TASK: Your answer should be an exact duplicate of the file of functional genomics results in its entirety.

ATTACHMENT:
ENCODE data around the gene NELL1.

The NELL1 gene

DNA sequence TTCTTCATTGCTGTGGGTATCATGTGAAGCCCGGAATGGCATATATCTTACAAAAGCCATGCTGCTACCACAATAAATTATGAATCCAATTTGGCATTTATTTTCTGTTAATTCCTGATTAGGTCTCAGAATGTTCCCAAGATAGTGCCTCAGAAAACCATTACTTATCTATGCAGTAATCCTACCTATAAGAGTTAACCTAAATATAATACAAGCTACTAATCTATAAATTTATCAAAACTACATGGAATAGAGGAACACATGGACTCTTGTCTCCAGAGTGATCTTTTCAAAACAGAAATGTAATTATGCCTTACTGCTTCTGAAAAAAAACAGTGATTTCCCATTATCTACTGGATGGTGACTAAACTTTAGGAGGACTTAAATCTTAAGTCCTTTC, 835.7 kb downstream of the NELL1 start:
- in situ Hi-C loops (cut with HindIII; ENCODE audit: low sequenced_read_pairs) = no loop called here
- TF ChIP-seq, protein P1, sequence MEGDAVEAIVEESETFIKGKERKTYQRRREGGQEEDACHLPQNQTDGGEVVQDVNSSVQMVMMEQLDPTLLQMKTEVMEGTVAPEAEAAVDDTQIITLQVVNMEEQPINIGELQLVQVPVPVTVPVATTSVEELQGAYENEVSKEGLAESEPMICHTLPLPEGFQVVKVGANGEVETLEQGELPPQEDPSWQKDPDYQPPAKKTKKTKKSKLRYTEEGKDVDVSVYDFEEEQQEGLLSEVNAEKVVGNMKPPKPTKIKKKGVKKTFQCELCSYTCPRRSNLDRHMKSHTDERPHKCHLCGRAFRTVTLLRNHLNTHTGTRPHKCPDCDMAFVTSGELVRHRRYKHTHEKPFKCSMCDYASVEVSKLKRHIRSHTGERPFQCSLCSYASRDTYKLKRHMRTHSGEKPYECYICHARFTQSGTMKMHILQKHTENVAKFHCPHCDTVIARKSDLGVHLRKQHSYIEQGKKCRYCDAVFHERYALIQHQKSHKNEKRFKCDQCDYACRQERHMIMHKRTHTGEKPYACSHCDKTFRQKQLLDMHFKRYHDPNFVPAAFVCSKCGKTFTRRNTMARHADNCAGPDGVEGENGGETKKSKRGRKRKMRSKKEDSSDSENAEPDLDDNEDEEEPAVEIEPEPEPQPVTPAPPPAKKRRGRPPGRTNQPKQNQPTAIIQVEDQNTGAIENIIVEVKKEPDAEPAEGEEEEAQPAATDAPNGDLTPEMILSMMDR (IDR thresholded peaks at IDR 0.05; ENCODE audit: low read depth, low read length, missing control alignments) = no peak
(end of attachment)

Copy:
ENCODE data around the gene NELL1.

The NELL1 gene

DNA sequence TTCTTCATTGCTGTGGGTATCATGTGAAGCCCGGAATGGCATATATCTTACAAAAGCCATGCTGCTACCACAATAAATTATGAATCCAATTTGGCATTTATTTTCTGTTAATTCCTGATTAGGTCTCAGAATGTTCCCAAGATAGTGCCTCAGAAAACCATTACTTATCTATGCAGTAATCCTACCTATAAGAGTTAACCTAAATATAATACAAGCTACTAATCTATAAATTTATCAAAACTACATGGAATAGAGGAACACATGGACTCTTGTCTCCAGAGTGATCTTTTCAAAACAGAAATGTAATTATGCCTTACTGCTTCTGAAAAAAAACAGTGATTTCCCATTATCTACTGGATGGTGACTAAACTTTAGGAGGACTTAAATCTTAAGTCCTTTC, 835.7 kb downstream of the NELL1 start:
- in situ Hi-C loops (cut with HindIII; ENCODE audit: low sequenced_read_pairs) = no loop called here
- TF ChIP-seq, protein P1, sequence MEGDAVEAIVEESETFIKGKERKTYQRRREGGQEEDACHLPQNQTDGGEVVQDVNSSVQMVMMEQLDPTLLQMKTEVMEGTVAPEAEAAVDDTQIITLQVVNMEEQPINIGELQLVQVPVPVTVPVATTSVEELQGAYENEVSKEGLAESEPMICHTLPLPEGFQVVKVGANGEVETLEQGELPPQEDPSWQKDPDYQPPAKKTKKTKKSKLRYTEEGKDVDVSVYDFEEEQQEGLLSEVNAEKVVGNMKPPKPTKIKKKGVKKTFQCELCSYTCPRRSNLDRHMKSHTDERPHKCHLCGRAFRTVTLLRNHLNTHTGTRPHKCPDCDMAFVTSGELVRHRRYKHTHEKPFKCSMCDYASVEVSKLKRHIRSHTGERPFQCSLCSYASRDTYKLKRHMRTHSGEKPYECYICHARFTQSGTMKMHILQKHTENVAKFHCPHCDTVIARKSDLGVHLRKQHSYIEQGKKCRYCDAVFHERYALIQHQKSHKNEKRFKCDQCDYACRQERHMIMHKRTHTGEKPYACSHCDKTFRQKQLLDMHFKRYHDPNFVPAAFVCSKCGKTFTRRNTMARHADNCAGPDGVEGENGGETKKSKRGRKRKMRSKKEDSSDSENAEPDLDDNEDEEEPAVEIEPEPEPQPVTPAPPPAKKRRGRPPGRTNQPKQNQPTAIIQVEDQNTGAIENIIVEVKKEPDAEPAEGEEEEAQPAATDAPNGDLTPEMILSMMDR (IDR thresholded peaks at IDR 0.05; ENCODE audit: low read depth, low read length, missing control alignments) = no peak